Parenting is Like Holding Water

Parenting is like holding water…

This past year I’ve seen a number of families with grown children, or parents with teens or young adults. And one thing that most of them seem to have in common is the challenge of changing the relationship (and themselves!) as their kids develop. 

Of course, as infants, kids are completely dependent, and parents construct all of their experiences. As they get older, they begin to watch TV or read books that we haven’t read, to have conversations with friends and teachers that we aren’t a part of… they begin to differentiate from parents. Parents no longer know all the information, stories, experiences, memories, ideas, feelings, etc. in their kids’ heads. But often they continue to act as if they are constructing their kids’ realities, and don’t think to begin to add mutual self-disclosure to the relationship. Kids are becoming new people, and parents now need to learn who they are. As preteens and teens, of course the divide widens. Peer influences get stronger and this is sometimes when parents suddenly notice that they “don’t recognize this kid!” That’s not the kid’s fault… they’re just developing. It’s the parents (in most cases) who have not updated their maps of their kids as they have grown and changed.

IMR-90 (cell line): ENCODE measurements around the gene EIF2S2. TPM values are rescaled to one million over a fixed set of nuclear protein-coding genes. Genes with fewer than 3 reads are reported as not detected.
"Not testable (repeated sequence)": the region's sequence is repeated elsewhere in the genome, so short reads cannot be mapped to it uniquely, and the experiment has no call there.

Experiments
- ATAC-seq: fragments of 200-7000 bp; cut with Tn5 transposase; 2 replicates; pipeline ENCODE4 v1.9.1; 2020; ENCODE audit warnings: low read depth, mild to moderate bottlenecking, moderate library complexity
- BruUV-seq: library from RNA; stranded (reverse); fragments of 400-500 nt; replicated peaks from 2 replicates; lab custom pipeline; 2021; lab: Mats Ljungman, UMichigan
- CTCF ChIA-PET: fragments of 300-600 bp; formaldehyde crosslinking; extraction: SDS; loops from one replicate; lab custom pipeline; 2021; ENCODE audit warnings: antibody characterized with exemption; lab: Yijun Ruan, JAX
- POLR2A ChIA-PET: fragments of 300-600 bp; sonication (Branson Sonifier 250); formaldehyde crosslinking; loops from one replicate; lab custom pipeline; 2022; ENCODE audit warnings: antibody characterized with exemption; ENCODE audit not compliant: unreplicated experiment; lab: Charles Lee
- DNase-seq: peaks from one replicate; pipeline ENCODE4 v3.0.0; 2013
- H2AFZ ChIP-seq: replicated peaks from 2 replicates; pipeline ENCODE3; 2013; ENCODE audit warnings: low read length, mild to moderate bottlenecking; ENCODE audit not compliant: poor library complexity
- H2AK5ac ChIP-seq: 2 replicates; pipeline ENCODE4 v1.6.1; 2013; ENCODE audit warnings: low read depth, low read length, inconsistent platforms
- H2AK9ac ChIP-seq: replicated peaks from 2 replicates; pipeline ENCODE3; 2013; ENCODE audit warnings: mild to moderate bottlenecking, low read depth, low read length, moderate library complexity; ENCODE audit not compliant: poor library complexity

Many of the parents of teens and young adults I’ve been seeing are trying desperately to hold onto their kids, to continue to construct their realities. They’re trying to hold water. 

Imagine holding your hand under a a tiny stream of water drops. (Better yet, go do this!) When there are just a few drops, you can hold them all in your palm. When the pool of water gets bigger, if you focus on balance and negotiating the tiny changes, you can hold quite a bit for quite a while. At some point, though, the water becomes more than we can hold. At this moment, if we panic, and try to squeeze the water tightly to keep it from running over, it all squeezes out and we lose it all. This is what a lot of these parents are trying to do – hold their kids tightly because they’re afraid of losing them. 

Note that I didn’t title this “Parenting is like TRYING to hold water” …if parents can “hold them lightly,” they can’t hold onto all of their kids, but they can hold some of them, and certainly more than they can if they squeeze. 

By holding kids lightly, I don’t mean necessarily being overly permissive or just being friends. Parents still need structure – a loose, dangling hand can’t hold any water either! I mean everyday inviting your kid into a real, mutual relationship with you – that means a relationship that changes as they change! (and as you change!) And it means accepting their invitations into a real relationship, even when it’s not completely on yours terms (e.g., play time when you’d rather read, listening to music that sounds like noise, caring about “teen drama,” supporting their interests and choices even when they’re not what you would choose).


Comment below: What thoughts do you have about this holding water metaphor? Did you try it experientially? What metaphors do you sometimes use with parents?